26 September 2008

In the Strangest Places

There's a bus pulled up in front of one of the buildings, the one marked "Reception." Another load of folks from some county jail has arrived.

We use that word "reception" in so many ways around here. The prison itself is known as "The Reception Center" because every man who gets at least a year and a day to serve starts at county and comes here for assessment and classification. The units into which those people are placed are called "The Receiving Units" or, more often, "The R Units" and they number from one to seven. Units 1-3 are called "The Lower Rs" mostly because however you get there, you have to go down a flight of stairs and through a long tunnel. Men down here wear grey jumpsuits. (Remember this. There will be a test at the end!)

Guys placed in R 1-3 are intensively involved with orientation for a couple of weeks. They get seen by the doctor, the dentist, the optometrist, mental health for a quick assessment. ("Are you breathing? Can you move on your own?" are the basic questions.) They also get a chemical dependency assessment and questions get asked about their school background. State law says that if they are under 24 and don't have a high school diploma or a GED, they will have to get the GED before they leave prison.

At some point, they will meet with a counselor/case manager who will interview them and give them some options about where they might be assigned, according to their custody level.

When the basics are done, those in the Lower Rs move to the Upper Rs, usually to R units 4 and 5. They exchange the grey jumpsuits for orange ones, and get called "pumpkins" to go with it. In 4 and 5 they wait for bedspace at their next prison. When it's time to move on, they'll troop back over to that building where they first arrived and get loaded on to a bus.

While I often see groups of offenders moving from that Reception building to other parts of the prison, I don't usually go inside. It's a hectic place and guys are in various stages of dress and undress. I like to preserve at least the illusion of privacy but sometimes, things can't be helped.

Yesterday I called the Receiving Sergeant to ask when the bus from Spokane was due in. When he told me 2:30, I said I'd be over. There was a man on the bus who was going to get some bad news. I gave them til 3 to be settled into the receiving process: photographs, fingerprints, "do you need protection?" --not a question about condoms, but about actual physical protection.

At 3, I was inside, saying hello to the workers I know from our long-term unit, waving to a guy who recognized me because he'd been in before, and trying desperately to keep my eyes at above-the-shoulder level because most of the new arrivals were wearing only very badly fitting underwear, no boxers in the bunch. I grew up with four younger brothers, but a roomful of nearly naked men is definitely outside my comfort zone.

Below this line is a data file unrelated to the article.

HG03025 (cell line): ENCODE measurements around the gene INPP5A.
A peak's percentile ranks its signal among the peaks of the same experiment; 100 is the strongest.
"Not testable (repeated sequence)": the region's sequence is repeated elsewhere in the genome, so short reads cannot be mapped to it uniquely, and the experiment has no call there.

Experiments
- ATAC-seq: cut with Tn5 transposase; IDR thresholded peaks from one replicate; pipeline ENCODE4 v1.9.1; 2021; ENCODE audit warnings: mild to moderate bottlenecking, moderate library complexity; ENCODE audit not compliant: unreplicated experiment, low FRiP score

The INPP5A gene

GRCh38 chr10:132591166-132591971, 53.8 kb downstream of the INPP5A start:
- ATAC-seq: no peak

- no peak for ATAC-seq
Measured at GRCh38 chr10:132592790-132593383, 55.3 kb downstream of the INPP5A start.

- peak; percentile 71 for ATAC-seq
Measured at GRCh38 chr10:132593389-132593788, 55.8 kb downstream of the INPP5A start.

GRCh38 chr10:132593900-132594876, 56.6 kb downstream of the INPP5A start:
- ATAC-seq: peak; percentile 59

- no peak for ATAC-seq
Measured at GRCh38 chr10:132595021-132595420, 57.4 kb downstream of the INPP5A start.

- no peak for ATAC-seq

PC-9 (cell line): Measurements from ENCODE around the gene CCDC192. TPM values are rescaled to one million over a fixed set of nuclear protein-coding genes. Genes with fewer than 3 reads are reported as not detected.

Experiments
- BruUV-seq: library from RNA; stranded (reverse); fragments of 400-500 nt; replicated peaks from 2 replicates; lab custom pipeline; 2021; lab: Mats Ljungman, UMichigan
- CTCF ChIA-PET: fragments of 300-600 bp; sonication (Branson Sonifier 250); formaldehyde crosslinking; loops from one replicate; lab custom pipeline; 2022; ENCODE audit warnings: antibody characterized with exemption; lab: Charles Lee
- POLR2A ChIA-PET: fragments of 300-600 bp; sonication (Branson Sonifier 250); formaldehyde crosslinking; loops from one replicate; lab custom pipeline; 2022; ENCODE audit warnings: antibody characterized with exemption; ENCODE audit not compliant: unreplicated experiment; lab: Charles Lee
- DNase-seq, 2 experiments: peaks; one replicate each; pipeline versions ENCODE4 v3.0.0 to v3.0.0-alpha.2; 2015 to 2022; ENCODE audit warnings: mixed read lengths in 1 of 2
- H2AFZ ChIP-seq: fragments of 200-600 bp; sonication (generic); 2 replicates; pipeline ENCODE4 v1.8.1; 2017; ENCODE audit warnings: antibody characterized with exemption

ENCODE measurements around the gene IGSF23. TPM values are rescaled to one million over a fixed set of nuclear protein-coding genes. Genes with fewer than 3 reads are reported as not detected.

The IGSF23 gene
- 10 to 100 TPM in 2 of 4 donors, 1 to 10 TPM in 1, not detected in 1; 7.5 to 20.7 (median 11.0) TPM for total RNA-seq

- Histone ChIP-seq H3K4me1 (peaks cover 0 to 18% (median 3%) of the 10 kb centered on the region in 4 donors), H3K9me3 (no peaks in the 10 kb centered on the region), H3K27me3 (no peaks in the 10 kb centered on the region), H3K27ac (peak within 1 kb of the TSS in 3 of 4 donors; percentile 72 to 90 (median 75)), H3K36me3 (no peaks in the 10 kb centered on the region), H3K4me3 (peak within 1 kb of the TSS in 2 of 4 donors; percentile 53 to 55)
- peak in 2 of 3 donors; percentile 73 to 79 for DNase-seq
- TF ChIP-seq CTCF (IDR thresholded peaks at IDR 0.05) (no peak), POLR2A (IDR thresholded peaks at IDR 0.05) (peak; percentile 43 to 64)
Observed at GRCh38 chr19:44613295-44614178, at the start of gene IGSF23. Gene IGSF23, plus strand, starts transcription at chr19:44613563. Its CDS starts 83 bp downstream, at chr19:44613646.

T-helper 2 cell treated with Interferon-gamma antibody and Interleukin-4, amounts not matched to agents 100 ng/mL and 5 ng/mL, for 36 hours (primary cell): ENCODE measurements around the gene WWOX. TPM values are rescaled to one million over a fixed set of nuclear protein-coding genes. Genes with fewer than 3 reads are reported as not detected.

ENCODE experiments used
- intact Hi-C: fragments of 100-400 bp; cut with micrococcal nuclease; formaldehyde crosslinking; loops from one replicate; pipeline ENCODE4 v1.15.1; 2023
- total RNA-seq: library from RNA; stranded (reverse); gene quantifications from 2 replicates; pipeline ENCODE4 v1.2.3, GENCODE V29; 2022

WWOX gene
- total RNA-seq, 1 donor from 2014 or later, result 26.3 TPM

The man I needed to see was in line for something else, so the sergeant told him to come into the office when he was done. A couple of minutes later, in he came. The sergeant pointed to a chair and asked, "You going to be okay?" The guy shrugged with a "and just what do you think I could do about it" look on his face.

I introduced myself and then told him about the news the county jail had received earlier in the morning. His uncle was on his way to work in Montana, and trying to save gas, chose to drive his small economy car instead of his truck. A moose jumped out on to the road, the car crashed into it, and his uncle was killed. (I didn't tell him what the jail officer had told me, "The moose won.") He wanted to know which uncle, but the jail hadn't been that specific, so we got his sister on the phone and he talked for a while. I put my jacket around his shoulders.

When he was done, he shook his head. "Last time I was here, my grandfather died."

He left to finish getting processed. I checked to see where he'd be housed. On my way out of the institution, I called the R1 sergeant and filled him in, asked him to keep an eye on the man who had to learn about his dead uncle this afternoon. Another bus was pulling up.

I've had to do death notifications in all sorts of places, usually fairly private, all parties fully clothed. But sometimes you just have to be in strange places.